To others, Trump’s hard-line position on immigration is a deal-breaker. Not only has he called for building a wall on the U.S.-Mexico border, but he also has vowed to end the H-1B visa program, which many tech companies rely on to hire highly skilled workers from abroad. Trump has called it “a cheap labor program” that “is neither high skilled nor immigration: These are temporary foreign workers, imported from abroad, for the explicit purpose of substituting for American workers at lower pay,” according to his website.
“That’s a little bit scary in terms of decision-making if that’s how you’re going to run a country,” said Christine Hughes, chairwoman of the San Francisco Republican Party, who has hosted fundraisers for Florida Sen. Marco Rubio, Ohio Gov. John Kasich and retired neurosurgeon Ben Carson, who dropped out of the race Friday.
Trump’s anti-immigration rhetoric — like his proposal to ban all Muslims from entering the U.S. — doesn’t go over well in a region where 44 percent of tech startups were founded by an immigrant between 2006 and 2012, according to the Kauffman Foundation.
Trump also lost points in the valley when he called for a boycott of Apple for refusing the FBI’s request that it unlock the iPhone of the San Bernardino gunman.
Culturally, he’s a mismatch. He is a scion who made his money through real estate — that gets shrugged off in the nation’s innovation capital. His positions opposing same-sex marriage and abortion rights are out of step in the valley.
“It’s complete disbelief (in the valley), and it’s disorienting,” said Garrett Johnson, co-founder of libertarian-leaning Lincoln Initiatives, which tries to bring together Washington policymakers and valley technologists. “Nobody knows how things will play out.”
The effect “is that donors are frozen,” said Rob Stutzman a longtime GOP operative who is raising money for Rubio after supporting former Florida Gov. Jeb Bush, who also left the race. “There are still a lot of people on the sidelines. They’re wondering, ‘Do I get behind Trump and rationalize moving behind him, or wait?’”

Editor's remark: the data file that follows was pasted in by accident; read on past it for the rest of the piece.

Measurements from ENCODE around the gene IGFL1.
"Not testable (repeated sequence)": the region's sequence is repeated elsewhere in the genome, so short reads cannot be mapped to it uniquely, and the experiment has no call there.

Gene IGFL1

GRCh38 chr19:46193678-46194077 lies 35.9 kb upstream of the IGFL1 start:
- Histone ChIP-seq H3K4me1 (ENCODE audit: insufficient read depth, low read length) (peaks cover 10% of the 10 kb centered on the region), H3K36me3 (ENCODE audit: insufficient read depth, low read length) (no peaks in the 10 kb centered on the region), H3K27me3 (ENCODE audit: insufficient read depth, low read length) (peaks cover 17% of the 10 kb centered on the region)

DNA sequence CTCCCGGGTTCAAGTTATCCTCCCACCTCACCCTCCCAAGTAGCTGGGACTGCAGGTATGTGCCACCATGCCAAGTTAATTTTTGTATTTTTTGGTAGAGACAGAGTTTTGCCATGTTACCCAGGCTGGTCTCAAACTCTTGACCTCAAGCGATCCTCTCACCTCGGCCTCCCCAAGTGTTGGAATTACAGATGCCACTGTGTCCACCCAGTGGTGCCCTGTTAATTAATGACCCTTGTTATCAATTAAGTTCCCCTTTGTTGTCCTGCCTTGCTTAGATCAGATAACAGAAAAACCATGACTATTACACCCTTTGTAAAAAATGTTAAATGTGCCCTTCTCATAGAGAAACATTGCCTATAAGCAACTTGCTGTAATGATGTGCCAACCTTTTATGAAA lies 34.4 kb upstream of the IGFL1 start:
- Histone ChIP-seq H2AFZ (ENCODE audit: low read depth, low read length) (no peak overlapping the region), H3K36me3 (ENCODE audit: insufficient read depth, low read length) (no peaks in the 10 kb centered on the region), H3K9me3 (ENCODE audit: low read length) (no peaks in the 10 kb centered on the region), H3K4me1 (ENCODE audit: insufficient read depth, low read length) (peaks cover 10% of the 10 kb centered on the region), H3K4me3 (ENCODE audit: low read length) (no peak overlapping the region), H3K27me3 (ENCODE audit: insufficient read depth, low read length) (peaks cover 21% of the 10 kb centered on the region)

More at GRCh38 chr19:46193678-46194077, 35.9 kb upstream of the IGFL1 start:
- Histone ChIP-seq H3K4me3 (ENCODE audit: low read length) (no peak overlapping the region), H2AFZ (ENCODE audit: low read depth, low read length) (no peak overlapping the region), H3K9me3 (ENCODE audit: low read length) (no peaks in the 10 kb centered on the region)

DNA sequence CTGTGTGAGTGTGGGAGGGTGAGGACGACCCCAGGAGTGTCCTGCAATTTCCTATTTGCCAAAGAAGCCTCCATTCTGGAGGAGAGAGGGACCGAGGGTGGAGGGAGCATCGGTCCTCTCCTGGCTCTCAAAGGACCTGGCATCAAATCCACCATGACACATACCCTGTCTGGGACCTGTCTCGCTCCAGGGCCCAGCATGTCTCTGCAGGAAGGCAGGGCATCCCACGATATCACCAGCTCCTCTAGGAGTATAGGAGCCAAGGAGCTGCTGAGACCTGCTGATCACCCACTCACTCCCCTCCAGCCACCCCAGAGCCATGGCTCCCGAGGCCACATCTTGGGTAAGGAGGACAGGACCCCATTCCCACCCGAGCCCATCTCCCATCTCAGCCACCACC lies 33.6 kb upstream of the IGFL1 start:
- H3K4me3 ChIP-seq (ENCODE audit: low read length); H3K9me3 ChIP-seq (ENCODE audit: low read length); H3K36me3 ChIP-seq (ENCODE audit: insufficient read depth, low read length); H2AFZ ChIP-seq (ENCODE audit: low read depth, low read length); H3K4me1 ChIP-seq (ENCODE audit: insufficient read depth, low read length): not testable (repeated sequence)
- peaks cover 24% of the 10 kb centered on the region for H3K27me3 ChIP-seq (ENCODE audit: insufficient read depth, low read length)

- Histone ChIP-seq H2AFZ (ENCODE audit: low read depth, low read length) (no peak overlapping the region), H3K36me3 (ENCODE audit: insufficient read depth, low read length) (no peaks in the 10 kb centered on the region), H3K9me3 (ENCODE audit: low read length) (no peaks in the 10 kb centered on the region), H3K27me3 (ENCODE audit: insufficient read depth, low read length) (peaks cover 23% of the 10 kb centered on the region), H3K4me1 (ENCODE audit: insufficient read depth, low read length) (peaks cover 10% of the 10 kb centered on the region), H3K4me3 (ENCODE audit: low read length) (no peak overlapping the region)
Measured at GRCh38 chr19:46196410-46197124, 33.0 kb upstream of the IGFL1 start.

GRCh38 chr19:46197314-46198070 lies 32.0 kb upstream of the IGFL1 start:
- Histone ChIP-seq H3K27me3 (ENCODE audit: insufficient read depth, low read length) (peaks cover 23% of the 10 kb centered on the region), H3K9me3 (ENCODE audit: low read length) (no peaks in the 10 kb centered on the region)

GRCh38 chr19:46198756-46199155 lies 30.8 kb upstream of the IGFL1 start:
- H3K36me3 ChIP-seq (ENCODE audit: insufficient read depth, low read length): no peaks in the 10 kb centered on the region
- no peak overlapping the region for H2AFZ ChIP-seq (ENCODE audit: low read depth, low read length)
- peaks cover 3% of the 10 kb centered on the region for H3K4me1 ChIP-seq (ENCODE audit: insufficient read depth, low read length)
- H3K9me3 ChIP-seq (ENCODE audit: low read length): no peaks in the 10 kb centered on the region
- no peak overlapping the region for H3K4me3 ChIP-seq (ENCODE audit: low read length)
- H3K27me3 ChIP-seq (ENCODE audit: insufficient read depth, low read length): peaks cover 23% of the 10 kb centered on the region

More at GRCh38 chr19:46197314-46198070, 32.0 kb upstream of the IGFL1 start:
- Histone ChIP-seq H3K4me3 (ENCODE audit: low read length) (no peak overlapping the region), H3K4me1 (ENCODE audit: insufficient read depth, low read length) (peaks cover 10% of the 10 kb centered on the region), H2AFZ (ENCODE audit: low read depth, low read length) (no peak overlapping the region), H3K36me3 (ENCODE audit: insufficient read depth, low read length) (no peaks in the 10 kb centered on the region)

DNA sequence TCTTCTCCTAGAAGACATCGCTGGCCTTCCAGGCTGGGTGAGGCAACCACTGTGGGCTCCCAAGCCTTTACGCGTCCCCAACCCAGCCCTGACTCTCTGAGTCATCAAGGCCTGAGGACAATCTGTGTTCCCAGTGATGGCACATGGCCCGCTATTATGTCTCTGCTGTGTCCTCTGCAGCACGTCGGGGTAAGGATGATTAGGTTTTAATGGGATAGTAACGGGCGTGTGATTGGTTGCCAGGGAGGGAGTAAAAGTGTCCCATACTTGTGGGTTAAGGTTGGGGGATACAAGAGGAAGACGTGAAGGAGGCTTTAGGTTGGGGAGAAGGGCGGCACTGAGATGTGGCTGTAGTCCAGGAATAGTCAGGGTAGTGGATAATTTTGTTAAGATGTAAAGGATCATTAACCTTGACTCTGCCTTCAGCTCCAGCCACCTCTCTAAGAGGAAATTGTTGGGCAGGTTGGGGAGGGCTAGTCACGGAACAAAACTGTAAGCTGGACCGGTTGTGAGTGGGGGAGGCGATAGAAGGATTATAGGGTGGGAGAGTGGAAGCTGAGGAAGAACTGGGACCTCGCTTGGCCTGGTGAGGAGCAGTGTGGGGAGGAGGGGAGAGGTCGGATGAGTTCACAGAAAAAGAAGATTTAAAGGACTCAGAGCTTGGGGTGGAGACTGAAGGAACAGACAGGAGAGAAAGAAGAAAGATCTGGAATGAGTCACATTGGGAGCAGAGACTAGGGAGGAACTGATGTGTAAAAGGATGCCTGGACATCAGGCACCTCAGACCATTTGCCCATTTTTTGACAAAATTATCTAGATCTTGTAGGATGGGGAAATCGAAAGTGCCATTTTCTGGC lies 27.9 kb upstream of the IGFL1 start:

It is even hard for people who want to support Trump to get involved.
“I have gotten calls from people asking me, ‘Can you hook me up with the Trump campaign?’” Hughes said. She emailed the campaign and got an automated response that someone would get in touch. “And that was three weeks ago.”
Jan Soule, who is president of the Silicon Valley Association of Republican Women, recently tried to find the Santa Clara County chair for the Trump campaign. She couldn’t. Nevertheless, Trump won a recent straw poll among the association’s members.
“Among the people I talk to, people either say, ‘Ooooh, I like Trump,’ or they’re just plain afraid of him,” Soule said. “They say, ‘Oh, my God, he can’t be elected.’”
There is no equivocation among Democrats. The Trump Effect is a growing positive for them.
“I’m suddenly getting much more outreach from my community — there’s been a spike in interest in the last couple of weeks.” said Stacy Mason, a Palo Alto fundraiser for Clinton and co-founder of WomenCount, a crowdfunding site for female Democratic office seekers.
“There is a deeper and deeper concern that he could actually be elected president,” said Chris Kelly, an early top executive at Facebook who hosted a fundraiser at his home for Clinton in August. “I think that could drive a lot of energy our way.”
©2016 the San Francisco Chronicle Distributed by Tribune Content Agency, LLC.